Block on Trump's Asylum Ban Upheld by Supreme Court
Discovery got you down? Have you been chewed out by a partner after working the whole weekend? Would you rather stay in bed all day? Sounds like you could use some inspiration.
Thankfully, TED Talks -- those quick combos of smart thinking, great storytelling, and PowerPoint mastery -- specialize in inspiration. Here are seven of our favorites that can remind you why you became a lawyer, how you can work for justice, and how you can use your skills to persuade and inspire others.
Lawyers are storytellers, whether we're speaking to clients, colleagues, or juries. Great lawyers are great storytellers, able to create a narrative that captivates and convinces their audience. In this TED Talk, the filmmaker Andrew Stanton (the guy who brought you 'Toy Story' and 'WALL-E') breaks down the elements of storytelling -- starting from the "happily ever after" and working back to "once upon a time."
There are stories and then there are presentations. In this talk, Nancy Duarte looks at the form of the presentation itself, breaking down shared structures used by great communicators when presenting information to others. It's hardly a tutorial on PowerPoint, however. Instead, Duarte picks apart some of the best presentations of modern times, from Steve Jobs to Martin Luther King.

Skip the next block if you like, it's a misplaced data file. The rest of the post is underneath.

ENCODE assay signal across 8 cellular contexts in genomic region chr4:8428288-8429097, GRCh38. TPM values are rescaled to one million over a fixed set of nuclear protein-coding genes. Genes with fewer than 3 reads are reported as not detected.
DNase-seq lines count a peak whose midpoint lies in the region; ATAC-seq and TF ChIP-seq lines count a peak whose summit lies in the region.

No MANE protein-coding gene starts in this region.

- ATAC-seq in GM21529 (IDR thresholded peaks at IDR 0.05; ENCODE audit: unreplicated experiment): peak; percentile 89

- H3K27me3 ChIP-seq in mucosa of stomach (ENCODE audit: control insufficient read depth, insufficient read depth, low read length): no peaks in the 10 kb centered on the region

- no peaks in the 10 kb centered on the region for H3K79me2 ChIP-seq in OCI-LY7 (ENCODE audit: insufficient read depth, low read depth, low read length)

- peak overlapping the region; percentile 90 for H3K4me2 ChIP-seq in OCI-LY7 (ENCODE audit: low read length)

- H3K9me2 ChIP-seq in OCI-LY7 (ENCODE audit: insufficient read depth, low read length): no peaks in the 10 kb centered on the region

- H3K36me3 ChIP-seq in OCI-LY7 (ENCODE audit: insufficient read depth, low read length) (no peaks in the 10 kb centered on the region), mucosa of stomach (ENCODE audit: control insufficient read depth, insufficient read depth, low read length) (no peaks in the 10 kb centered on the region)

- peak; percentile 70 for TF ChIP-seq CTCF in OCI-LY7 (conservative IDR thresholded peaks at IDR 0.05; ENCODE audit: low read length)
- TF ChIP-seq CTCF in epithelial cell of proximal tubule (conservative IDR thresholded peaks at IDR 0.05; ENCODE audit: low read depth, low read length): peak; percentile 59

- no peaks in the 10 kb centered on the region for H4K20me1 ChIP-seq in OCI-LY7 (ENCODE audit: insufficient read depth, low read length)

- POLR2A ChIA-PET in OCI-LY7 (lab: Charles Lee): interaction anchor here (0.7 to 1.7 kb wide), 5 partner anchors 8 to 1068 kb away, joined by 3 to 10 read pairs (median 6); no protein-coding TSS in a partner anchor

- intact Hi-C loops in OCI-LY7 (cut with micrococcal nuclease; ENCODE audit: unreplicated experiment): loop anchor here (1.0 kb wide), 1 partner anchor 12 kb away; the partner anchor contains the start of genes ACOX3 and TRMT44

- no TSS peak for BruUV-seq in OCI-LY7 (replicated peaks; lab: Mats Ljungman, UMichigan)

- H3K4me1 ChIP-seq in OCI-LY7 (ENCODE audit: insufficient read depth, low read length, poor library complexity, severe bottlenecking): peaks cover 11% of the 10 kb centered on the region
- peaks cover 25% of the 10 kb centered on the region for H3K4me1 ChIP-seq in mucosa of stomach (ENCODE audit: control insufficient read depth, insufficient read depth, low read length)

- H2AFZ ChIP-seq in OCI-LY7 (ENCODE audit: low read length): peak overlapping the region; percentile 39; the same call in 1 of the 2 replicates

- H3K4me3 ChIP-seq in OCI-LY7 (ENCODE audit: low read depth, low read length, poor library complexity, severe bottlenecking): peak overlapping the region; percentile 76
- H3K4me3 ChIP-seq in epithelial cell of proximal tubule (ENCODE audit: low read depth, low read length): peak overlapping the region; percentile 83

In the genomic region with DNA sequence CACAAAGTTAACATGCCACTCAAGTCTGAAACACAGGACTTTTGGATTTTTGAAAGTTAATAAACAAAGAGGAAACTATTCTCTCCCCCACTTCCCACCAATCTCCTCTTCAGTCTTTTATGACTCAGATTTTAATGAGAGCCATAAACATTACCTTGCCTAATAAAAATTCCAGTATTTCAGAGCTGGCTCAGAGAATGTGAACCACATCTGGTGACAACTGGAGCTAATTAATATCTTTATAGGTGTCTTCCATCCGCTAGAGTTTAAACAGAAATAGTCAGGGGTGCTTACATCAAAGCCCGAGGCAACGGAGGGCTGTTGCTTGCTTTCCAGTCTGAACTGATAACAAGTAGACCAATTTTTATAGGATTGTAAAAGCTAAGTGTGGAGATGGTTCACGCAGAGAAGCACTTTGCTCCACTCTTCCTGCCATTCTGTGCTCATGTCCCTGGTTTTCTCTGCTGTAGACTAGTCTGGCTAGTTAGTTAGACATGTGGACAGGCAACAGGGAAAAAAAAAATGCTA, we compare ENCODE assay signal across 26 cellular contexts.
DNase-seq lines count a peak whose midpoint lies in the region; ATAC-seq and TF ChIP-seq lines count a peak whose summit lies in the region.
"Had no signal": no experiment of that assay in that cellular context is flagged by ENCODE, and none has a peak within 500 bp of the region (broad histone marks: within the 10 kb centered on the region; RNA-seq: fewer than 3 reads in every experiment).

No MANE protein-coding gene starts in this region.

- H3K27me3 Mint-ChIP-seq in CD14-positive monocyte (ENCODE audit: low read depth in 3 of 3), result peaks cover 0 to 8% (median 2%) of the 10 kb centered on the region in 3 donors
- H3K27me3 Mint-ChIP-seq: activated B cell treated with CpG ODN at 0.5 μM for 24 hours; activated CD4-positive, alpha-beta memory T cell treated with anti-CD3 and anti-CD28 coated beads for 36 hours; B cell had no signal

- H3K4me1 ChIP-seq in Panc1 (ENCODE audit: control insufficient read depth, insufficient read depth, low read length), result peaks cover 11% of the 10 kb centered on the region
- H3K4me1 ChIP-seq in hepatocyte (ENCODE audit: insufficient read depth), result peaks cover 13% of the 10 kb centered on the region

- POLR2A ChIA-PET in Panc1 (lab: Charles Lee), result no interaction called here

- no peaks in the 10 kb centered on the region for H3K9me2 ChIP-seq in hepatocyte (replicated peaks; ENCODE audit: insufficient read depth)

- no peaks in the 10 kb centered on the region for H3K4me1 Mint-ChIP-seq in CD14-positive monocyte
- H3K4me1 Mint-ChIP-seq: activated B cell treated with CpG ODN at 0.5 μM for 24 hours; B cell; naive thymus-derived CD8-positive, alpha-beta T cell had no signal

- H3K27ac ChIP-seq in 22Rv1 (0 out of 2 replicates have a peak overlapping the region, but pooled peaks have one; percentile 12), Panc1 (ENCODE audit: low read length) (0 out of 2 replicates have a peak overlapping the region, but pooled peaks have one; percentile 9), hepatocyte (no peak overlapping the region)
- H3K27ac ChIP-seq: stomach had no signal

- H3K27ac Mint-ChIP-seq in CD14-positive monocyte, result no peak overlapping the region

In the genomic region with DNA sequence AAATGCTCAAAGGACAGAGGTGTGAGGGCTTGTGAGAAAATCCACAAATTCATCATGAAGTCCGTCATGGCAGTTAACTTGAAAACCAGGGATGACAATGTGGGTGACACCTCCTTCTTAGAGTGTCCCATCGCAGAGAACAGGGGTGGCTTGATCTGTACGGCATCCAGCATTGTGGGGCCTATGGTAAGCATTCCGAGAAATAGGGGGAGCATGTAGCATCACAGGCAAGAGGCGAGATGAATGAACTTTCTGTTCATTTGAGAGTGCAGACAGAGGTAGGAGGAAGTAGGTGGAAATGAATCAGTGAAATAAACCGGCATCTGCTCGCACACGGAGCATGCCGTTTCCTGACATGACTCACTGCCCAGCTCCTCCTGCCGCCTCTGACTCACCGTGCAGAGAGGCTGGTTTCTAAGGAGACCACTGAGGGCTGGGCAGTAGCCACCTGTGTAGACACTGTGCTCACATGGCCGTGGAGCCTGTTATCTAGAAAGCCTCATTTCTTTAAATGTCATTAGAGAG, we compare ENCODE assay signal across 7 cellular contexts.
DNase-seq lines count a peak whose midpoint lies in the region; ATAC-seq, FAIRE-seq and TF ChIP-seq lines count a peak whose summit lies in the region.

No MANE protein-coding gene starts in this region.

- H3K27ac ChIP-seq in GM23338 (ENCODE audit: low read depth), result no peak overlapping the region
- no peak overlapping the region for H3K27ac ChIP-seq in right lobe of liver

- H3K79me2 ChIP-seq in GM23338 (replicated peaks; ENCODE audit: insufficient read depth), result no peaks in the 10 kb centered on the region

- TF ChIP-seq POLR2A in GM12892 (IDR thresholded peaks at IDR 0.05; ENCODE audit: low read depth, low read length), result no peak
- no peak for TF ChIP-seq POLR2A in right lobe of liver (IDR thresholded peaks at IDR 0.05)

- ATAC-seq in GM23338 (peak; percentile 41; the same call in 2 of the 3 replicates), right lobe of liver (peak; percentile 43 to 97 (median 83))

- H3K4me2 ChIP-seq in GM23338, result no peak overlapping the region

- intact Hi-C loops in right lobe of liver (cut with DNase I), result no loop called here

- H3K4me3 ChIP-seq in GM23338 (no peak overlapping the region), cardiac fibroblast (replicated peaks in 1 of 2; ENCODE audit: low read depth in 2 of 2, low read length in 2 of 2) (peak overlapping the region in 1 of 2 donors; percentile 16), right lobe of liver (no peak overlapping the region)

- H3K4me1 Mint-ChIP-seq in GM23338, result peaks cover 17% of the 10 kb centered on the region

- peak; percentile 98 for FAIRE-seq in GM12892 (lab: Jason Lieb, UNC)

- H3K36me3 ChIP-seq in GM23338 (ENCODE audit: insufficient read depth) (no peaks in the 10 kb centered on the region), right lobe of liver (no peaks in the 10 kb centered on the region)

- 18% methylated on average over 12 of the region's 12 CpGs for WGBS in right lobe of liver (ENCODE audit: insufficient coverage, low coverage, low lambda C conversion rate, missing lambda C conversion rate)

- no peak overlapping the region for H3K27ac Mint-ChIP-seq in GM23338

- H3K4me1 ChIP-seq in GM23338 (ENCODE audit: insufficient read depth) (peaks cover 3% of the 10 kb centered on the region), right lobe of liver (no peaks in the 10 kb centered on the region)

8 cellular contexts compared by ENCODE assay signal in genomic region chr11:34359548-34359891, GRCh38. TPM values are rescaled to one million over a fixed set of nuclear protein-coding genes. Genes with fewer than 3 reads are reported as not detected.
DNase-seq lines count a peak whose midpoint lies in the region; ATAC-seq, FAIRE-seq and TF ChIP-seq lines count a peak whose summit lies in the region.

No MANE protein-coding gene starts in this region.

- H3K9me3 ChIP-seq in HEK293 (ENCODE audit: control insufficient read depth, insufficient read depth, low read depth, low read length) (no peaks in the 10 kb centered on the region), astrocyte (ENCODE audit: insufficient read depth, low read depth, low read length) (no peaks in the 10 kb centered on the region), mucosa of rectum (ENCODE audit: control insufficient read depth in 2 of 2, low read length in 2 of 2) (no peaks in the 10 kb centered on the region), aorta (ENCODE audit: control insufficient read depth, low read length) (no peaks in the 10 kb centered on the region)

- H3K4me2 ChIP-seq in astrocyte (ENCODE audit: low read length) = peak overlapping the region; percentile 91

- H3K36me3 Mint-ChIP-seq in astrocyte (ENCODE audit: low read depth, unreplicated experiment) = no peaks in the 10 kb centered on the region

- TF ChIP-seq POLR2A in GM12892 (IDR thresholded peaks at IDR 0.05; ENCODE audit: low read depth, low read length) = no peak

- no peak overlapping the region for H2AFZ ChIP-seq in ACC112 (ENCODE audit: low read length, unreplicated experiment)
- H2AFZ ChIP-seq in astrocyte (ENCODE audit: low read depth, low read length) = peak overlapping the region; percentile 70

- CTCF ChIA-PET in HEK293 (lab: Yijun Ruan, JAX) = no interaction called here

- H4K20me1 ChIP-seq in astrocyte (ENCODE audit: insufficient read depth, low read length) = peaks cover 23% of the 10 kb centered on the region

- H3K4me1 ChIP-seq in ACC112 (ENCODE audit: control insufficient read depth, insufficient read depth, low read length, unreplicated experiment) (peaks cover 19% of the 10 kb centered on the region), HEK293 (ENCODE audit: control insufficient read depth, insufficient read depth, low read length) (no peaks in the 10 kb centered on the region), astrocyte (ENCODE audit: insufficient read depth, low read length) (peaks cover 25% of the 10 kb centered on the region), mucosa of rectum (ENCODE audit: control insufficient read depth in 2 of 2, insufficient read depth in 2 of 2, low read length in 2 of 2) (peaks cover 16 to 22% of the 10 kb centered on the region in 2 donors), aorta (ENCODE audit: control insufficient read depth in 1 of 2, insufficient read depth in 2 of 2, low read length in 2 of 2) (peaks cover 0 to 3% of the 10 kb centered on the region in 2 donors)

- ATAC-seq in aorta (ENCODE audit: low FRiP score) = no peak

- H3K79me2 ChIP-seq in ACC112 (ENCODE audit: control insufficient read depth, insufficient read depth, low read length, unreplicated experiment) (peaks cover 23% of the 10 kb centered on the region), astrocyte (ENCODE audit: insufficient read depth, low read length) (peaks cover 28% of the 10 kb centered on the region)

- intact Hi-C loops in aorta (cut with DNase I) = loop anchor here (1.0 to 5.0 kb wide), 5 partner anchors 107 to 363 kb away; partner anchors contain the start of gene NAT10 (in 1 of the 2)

Speaking of fairy tales, Alice Beatrice Jones almost had one herself. A chambermaid in the mid-1920's, Jones was courted, seduced and married by a New York aristocrat, Leonard Rhinelander. And then Rhinelander sought an annulment, on the basis that Jones "misrepresented" her race to Rhinelander. Legal scholar Angela Onwuachi-Willig takes that divorce as the jumping off point for this TED Talk examining the ways race and gender impact the law and its application.
You don't have to be in Guantanamo Bay to get tortured. In fact, torture is shockingly common, even in "functioning" judicial systems, according to Karen Tse. Tse's TED Talk focuses on areas where it's still an everyday practice to torture prisoners and discusses ways the international legal community can act to end such practices.
More interesting than inspiring, perhaps, this TED Talk by Oxford mathematician Peter Donnelly surveys the mistakes people make when trying to make sense out of statistics. What does it mean when a test is 99 percent accurate? When one out of 10,000 people could have committed the murder? Donnelly takes common errors and looks at how they impact criminal trials, with often devastating results.
Five people see the same crime, yet all five report different stories. None of them is lying -- they are simply filling the gaps in their memory, often unconsciously. In this talk, forensic psychologist Scott Fraser looks at how people remember crimes and how witnesses with the best of intentions often get things wrong.
Chimps, one of our closest evolutionary relatives, have extraordinary minds and cognitive abilities. Those abilities, attorney Steve Wise argues, should entitle them to basic legal rights. Sound far fetched? It's not. Not only has Spain granted basic protections to some primates, but a New York trial court acknowledged that, given society's evolving mores, chimps could soon achieve basic legal personhood.